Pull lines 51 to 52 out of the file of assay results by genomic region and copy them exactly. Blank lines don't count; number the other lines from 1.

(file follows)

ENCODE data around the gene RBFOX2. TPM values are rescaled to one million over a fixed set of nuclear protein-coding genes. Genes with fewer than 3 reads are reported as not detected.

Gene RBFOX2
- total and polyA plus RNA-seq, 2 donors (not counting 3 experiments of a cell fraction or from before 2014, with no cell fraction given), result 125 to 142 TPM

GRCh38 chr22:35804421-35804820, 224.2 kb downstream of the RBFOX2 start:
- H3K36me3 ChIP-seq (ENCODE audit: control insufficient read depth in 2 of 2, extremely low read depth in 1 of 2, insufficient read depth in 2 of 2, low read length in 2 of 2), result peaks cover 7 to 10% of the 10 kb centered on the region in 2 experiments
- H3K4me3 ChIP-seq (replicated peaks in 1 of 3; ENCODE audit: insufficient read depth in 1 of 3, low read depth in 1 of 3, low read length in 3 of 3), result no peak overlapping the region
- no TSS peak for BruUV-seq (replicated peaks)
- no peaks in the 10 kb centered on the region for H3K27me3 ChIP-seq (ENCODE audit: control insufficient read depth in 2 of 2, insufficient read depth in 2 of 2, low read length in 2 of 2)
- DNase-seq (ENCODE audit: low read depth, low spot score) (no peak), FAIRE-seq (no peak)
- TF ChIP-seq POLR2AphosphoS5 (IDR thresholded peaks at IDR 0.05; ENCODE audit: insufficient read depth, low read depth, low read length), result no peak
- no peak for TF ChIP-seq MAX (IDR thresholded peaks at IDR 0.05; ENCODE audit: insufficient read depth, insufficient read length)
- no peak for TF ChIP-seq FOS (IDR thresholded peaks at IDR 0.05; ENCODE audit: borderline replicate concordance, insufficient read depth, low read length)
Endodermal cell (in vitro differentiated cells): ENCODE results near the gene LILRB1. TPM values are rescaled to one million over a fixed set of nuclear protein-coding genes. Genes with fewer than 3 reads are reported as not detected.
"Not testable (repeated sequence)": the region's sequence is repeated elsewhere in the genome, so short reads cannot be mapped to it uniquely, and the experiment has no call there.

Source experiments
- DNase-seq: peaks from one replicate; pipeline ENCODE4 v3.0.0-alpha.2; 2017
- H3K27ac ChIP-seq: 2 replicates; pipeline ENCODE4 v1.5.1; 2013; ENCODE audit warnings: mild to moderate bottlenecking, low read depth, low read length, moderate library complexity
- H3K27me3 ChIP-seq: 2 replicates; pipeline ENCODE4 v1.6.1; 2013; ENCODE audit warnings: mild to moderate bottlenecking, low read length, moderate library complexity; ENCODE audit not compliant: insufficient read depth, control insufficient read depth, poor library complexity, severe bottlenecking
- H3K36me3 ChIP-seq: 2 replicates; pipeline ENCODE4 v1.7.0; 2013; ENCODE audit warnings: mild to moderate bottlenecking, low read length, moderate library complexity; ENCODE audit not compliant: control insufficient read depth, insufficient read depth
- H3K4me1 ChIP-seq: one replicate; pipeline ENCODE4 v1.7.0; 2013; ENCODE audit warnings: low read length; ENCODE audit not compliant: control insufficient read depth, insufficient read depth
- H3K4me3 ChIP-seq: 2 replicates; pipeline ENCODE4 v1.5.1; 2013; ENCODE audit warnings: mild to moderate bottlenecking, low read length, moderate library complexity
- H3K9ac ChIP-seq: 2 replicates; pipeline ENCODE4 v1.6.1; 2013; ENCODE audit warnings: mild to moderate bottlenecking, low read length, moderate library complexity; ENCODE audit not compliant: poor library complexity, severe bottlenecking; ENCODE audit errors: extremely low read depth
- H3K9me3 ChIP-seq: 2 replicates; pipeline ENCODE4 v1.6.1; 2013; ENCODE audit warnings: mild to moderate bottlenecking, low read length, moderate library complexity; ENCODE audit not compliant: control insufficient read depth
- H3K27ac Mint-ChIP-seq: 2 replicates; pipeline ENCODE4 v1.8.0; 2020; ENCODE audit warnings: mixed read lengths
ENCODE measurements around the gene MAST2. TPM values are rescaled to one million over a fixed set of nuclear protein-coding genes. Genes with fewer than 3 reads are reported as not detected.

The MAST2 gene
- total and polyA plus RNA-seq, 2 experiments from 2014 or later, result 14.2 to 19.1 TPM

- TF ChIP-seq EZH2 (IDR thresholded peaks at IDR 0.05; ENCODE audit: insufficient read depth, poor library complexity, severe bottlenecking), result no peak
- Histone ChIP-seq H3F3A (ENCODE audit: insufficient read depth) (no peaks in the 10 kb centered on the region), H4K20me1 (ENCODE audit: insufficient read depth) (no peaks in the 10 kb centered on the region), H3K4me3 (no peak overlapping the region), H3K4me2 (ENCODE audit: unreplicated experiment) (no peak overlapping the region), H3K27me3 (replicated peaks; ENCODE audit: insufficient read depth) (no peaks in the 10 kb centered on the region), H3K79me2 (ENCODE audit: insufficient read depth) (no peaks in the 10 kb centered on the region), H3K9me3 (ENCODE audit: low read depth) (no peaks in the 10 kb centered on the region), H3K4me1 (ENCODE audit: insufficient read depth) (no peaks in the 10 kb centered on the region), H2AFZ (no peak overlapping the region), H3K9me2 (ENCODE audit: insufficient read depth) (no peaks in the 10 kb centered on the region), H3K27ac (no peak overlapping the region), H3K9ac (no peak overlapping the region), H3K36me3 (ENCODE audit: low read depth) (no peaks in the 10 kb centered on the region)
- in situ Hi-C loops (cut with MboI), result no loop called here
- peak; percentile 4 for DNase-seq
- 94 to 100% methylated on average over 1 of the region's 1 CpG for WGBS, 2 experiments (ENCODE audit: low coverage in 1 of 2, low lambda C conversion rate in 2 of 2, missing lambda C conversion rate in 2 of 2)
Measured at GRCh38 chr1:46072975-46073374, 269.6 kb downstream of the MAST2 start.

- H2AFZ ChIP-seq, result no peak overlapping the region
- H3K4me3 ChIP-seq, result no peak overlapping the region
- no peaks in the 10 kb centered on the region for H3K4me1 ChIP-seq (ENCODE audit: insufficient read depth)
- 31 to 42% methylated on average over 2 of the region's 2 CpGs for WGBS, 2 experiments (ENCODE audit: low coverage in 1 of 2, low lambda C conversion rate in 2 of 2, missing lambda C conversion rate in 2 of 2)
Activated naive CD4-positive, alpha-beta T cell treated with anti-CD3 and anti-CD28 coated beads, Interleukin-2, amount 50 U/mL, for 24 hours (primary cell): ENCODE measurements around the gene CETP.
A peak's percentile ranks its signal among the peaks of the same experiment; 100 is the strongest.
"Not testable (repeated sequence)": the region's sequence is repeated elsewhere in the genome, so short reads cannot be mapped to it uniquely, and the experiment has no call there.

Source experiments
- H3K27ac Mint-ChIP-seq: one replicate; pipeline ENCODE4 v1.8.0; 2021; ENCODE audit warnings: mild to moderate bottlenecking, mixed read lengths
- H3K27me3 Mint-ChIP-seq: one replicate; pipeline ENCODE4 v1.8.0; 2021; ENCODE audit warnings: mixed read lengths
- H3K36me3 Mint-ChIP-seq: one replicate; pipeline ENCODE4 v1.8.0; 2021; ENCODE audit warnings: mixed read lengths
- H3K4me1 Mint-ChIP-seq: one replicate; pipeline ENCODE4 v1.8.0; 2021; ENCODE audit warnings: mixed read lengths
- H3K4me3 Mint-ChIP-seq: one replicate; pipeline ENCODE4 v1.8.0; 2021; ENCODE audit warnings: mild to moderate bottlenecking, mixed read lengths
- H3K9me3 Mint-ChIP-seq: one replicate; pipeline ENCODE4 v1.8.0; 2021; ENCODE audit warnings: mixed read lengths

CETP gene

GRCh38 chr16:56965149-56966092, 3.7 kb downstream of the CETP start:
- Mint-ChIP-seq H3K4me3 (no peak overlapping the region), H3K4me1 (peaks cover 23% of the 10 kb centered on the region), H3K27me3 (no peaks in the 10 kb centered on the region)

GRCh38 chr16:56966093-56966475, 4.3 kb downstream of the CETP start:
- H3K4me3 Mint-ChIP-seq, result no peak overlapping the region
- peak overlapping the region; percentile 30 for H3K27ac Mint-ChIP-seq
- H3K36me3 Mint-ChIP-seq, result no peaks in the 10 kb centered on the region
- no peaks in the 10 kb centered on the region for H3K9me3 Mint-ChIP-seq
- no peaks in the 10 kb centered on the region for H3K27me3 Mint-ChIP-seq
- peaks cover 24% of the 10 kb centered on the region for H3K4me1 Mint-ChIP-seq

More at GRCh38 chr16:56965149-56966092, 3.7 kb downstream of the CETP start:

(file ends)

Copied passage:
GRCh38 chr16:56966093-56966475, 4.3 kb downstream of the CETP start:
- H3K4me3 Mint-ChIP-seq, result no peak overlapping the region